Practitioners of martial arts, such as Judo and Aikido, study ukemi to be prepared to fall but also to cease resisting falls. For judo exponents, for example, a fall may indicate not defeat but rather, sutemi or sacrifice of their standing position in order to defeat an adversary. Similarly, people with PD may sacrifice fear of falling by learning to ‘throw away’ the self. This retreat of ego helps them to relax their body, stay as alert as possible to experience of a fall35 and fall safely in this mindful state.36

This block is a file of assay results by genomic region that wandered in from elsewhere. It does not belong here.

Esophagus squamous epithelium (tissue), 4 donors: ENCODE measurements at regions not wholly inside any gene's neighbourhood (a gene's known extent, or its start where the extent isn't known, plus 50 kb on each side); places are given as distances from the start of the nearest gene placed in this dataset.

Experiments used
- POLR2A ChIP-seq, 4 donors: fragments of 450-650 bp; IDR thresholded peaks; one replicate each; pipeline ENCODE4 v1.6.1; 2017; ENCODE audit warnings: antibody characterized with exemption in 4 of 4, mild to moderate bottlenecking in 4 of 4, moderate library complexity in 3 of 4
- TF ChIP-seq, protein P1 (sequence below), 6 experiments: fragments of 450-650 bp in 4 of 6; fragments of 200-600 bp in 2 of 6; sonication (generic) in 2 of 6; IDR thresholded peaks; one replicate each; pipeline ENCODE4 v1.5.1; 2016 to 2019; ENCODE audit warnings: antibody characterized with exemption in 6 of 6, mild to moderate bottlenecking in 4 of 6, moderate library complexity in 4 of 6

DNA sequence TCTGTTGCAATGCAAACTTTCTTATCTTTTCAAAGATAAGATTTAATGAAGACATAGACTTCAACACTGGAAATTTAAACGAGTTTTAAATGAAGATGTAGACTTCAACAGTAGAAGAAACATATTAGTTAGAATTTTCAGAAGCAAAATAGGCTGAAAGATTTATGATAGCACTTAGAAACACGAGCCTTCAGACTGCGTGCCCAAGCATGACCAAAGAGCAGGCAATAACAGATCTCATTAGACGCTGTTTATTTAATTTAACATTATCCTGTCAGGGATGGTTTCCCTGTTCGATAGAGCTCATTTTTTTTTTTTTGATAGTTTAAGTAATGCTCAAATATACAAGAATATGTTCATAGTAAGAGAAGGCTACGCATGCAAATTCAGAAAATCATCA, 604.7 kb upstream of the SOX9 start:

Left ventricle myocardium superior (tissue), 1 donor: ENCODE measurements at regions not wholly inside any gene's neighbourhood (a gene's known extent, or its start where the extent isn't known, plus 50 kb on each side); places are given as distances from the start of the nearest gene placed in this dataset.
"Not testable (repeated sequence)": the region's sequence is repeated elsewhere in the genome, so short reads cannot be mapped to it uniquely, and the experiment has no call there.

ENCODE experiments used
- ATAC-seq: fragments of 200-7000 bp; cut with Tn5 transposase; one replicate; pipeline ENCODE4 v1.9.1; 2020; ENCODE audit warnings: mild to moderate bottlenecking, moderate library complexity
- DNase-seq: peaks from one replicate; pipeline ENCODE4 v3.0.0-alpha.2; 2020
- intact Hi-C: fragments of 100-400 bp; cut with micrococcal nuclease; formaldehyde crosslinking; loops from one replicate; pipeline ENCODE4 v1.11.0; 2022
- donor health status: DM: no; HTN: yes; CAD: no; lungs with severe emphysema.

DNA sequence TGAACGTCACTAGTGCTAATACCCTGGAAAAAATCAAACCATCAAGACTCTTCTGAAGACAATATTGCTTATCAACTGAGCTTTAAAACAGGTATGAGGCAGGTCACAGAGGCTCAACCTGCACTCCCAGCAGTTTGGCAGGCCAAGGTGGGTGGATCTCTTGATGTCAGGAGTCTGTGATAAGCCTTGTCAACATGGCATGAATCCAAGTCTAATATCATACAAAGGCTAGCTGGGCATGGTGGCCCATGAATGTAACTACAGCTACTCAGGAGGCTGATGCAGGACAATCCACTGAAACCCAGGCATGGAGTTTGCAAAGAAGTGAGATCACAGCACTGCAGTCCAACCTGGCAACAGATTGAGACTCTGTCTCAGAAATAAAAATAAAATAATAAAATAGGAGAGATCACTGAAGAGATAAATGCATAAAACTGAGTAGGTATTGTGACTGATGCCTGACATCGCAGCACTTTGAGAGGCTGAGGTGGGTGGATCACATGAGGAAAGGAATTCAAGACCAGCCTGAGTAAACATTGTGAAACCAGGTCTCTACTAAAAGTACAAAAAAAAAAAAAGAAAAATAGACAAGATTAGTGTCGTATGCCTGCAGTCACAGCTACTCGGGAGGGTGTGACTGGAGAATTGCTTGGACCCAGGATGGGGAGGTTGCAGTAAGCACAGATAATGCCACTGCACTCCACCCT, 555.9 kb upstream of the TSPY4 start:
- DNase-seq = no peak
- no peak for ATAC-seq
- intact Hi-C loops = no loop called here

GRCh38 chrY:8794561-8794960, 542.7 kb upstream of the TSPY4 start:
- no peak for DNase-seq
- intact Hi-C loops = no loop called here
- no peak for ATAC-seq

PD is sometimes associated with a distinctive but disputed personality type37 that coincides with, or expresses itself before, a diagnosis of PD. Key traits of this personality profile include weak novelty seeking amid precautionary behavior. These traits may help to account for the paradox that, in producing motor and cognitive deficits, PD could predispose some people to interpret falls prudently and improvize. Other explanations for their creativity include sublimation and disinhibition,38 as well as stimulation from treatment for PD. Compared to not living with PD, levodopa, and dopamine agonists,39 as well as lifestyle activities such as dance,27 may release and exercise preserved creative potential for goal setting. Independent of impulse control disorders, including dopamine-dysregulation syndrome,40 the boost to creativity confers potential benefits. It may enable people with PD to improve control over, and coordinate their movement; use continuous adaptive movement to recover intermittent and unexpected losses of balance; confidently manage postural instability;27 enhance quality of life and support successful aging, including the treatment of comorbid states such as depression.41